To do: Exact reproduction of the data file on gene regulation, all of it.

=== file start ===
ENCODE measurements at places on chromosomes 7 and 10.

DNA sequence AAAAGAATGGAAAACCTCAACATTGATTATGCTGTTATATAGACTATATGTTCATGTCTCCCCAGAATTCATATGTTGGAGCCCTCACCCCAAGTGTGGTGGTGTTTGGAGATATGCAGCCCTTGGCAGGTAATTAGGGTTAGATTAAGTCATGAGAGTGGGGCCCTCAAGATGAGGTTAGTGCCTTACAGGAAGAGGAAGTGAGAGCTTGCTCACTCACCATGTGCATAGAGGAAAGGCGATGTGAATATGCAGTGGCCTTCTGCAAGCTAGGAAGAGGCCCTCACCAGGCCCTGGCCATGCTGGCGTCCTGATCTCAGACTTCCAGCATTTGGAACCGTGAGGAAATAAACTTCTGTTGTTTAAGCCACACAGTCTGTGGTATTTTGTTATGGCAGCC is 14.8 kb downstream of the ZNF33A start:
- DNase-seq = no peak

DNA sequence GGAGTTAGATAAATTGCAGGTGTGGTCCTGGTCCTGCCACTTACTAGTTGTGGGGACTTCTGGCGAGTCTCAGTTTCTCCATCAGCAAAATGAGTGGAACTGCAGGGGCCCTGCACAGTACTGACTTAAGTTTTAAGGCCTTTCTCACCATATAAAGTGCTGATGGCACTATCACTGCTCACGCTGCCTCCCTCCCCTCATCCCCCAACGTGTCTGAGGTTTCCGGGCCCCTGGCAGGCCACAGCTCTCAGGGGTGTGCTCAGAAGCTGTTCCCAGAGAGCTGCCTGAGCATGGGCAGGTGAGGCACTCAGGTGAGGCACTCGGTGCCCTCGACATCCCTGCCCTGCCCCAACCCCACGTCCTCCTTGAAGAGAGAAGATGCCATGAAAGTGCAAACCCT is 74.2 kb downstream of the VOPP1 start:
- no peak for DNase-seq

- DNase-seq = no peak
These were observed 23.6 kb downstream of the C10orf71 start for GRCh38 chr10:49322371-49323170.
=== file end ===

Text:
ENCODE measurements at places on chromosomes 7 and 10.

DNA sequence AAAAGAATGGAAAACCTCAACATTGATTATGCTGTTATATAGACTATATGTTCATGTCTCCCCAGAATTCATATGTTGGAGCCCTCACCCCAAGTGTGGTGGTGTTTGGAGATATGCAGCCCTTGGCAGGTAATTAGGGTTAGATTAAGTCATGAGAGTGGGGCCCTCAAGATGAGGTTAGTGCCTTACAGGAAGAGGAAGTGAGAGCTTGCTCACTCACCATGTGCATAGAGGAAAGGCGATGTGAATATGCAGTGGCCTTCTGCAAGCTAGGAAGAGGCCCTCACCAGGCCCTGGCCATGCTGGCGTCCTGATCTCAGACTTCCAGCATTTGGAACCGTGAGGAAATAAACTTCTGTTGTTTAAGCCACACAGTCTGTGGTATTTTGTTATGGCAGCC is 14.8 kb downstream of the ZNF33A start:
- DNase-seq = no peak

DNA sequence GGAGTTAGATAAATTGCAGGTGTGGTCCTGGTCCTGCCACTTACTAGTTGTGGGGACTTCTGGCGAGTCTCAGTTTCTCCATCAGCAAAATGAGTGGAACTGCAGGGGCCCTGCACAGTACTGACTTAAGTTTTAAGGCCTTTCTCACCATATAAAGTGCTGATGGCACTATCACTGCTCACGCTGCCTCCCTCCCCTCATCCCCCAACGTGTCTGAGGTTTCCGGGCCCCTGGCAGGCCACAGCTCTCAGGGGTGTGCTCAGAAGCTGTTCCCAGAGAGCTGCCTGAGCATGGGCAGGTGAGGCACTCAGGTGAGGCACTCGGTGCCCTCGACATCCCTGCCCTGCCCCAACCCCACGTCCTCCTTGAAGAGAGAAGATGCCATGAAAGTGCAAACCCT is 74.2 kb downstream of the VOPP1 start:
- no peak for DNase-seq

- DNase-seq = no peak
These were observed 23.6 kb downstream of the C10orf71 start for GRCh38 chr10:49322371-49323170.